What you did not know about Za'atar
You can Make it Yourself
It’s not difficult to put together your own homemade za’atar blend — in fact, it’ll provide you with the best flavour and freshness. This spice blend has four key ingredients: thyme, ground sumac, salt, and sesame seeds. Sometimes oregano and/or marjoram are used in place of thyme, or za’atar can be made with a blend of the three herbs. Follow this recipe to get the proportions correct.
What is Sumac?
Sumac is a maroon-coloured powdered spice with a distinctly lemony flavour. If you’ve eaten Middle Eastern cuisines, you’ve likely had sumac, and it’s a key component of za’atar. You may have even seen the sumac plant — it grows wild in North America. If you can’t find sumac at your local grocery store, try looking at a market specializing in Middle Eastern ingredients.
Thyme goes beyond taste
Thyme gives za’atar an herbaceous quality. This herb has been used for medicinal and non-culinary reasons for thousands of years — the ancient Egyptians used it in their embalming process, for example, and Hippocrates mentioned its respiratory benefits in his Hippocratic Corpus. But its use with food and drinks has been around just as long. The Romans used it to flavour beverages and cheese.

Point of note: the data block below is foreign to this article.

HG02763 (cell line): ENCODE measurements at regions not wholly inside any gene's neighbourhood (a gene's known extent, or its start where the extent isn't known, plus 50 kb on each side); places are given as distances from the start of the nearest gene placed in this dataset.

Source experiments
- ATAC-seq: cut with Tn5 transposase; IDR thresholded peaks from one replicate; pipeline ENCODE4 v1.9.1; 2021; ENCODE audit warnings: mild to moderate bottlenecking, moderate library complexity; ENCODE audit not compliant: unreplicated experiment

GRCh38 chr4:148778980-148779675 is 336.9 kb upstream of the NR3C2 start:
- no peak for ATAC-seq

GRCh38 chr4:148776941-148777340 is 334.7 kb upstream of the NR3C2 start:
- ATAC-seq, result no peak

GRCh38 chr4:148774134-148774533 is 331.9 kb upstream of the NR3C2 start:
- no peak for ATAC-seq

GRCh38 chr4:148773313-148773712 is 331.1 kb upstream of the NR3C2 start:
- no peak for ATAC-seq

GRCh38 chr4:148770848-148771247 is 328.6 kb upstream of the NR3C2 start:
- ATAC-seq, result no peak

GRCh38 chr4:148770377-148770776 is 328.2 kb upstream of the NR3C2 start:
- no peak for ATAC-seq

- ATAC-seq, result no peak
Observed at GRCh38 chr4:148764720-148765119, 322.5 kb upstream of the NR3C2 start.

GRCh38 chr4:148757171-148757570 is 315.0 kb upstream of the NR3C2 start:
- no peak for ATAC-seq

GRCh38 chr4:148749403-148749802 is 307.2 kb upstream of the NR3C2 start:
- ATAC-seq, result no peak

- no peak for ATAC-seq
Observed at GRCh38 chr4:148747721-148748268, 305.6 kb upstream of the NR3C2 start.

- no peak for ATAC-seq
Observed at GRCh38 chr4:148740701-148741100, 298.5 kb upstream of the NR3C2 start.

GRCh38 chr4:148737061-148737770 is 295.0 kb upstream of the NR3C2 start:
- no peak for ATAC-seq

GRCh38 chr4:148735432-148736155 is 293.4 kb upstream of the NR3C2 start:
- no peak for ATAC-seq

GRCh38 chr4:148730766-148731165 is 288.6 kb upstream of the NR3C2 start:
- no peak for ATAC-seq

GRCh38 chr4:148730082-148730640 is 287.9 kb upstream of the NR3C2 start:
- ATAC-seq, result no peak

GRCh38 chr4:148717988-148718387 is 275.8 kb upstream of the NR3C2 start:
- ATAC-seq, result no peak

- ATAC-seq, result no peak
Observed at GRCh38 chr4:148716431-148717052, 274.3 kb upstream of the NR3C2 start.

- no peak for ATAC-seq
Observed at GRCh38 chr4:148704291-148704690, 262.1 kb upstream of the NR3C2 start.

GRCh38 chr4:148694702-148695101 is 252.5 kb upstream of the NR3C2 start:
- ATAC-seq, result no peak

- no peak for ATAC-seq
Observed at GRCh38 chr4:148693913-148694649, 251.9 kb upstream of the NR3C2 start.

These days, the medicinal uses of thyme are usually associated with its oil, which contains 25-54% thymol, one of a naturally occurring set of compounds known as biocides that have antimicrobial properties. Scientists from the University of Manitoba wrote that thymol can reduce bacterial resistance to antibiotics, for example.
It Might Prevent Food Poisoning
Toasted The Sesame Seeds
It's a source of Calcium
Make Other Blends
If you end up with more spices than you need for za’atar, you can use them to make something else. Use extra sumac for fattoush salad or sprinkle it on top of hummus. You can blend up sesame seeds to make your own tahini. And thyme is a key ingredient in Herbs de Provence, which also contains savoury, rosemary, basil, oregano, marjoram, and fennel seed.